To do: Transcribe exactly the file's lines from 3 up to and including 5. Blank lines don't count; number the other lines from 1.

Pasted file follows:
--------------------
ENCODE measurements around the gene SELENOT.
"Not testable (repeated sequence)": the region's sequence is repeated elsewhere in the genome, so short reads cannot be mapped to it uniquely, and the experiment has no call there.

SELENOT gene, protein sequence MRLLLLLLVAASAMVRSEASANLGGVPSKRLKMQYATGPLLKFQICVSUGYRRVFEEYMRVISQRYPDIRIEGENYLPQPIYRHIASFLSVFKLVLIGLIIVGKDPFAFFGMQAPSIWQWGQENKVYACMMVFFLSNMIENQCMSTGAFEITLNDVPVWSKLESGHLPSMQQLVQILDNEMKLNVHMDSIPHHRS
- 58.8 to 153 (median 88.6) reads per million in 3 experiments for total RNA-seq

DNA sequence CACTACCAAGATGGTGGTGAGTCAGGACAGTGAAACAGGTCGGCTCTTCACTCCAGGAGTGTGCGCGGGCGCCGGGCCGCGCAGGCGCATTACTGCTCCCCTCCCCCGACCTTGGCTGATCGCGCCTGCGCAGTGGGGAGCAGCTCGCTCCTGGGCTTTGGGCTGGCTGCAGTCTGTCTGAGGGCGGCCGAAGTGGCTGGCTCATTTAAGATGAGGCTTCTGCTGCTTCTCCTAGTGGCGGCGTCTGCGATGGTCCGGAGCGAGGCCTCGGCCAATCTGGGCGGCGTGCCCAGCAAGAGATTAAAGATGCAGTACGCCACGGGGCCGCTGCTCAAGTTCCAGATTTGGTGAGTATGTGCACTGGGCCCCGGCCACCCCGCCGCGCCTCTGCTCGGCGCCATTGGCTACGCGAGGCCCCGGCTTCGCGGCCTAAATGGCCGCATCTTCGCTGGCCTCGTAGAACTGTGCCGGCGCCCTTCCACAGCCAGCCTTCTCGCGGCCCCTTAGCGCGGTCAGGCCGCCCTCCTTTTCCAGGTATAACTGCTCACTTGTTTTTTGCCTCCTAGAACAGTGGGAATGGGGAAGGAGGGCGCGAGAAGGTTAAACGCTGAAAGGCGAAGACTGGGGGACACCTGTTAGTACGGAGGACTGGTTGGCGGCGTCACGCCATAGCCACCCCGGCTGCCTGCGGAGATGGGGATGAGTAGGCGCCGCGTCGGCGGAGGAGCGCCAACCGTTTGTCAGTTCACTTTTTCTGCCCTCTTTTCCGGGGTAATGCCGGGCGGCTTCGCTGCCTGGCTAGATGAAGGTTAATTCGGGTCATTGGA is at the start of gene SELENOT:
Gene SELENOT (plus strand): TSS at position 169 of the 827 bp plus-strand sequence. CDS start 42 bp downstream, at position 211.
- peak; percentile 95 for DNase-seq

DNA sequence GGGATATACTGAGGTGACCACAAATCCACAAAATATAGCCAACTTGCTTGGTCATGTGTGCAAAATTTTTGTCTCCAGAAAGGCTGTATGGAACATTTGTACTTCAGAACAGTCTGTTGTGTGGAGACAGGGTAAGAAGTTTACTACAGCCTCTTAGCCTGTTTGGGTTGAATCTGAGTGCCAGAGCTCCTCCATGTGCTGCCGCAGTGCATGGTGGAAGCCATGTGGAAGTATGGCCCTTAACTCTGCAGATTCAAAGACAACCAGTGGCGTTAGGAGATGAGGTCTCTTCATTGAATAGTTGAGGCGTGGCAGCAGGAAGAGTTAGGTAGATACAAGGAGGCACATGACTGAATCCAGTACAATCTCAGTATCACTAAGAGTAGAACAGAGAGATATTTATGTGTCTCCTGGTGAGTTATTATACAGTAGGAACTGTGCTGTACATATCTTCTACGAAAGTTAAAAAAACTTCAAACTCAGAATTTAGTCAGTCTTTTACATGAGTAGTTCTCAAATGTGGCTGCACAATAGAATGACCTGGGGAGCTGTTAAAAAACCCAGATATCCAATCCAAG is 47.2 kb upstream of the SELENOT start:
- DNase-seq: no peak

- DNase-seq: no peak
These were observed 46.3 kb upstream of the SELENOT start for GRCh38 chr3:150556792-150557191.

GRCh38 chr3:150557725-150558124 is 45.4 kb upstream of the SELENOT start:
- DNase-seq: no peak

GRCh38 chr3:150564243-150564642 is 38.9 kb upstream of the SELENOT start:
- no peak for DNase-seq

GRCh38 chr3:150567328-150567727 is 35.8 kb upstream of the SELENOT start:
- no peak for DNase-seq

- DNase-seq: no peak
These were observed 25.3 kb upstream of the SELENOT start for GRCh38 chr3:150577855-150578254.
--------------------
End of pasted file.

SELENOT gene, protein sequence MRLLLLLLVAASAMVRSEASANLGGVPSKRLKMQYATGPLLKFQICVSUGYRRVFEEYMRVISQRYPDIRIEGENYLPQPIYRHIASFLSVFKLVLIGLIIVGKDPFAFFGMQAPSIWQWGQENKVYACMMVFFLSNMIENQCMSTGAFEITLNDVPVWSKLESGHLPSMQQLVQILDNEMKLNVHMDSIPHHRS
- 58.8 to 153 (median 88.6) reads per million in 3 experiments for total RNA-seq

DNA sequence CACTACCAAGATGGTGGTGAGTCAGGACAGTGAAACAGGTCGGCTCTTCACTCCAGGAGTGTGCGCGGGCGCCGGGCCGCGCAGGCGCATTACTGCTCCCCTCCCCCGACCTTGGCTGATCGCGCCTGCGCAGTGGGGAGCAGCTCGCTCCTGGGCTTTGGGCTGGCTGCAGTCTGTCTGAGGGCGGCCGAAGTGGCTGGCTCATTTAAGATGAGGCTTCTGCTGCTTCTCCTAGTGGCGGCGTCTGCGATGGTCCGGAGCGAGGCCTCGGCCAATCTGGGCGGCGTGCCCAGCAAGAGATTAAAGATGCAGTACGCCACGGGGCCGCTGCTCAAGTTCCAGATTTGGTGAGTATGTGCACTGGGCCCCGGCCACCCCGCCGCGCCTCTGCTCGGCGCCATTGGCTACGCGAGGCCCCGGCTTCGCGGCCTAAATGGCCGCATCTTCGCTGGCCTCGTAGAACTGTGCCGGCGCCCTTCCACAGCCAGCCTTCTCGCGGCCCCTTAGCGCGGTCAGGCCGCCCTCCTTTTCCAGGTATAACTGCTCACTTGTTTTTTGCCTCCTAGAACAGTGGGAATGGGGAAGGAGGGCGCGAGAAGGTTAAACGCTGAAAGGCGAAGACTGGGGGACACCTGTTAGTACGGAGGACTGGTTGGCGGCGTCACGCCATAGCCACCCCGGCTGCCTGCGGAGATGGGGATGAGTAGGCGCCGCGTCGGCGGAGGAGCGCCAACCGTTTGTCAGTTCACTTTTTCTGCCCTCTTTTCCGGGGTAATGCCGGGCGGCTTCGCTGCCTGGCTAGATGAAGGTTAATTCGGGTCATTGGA is at the start of gene SELENOT: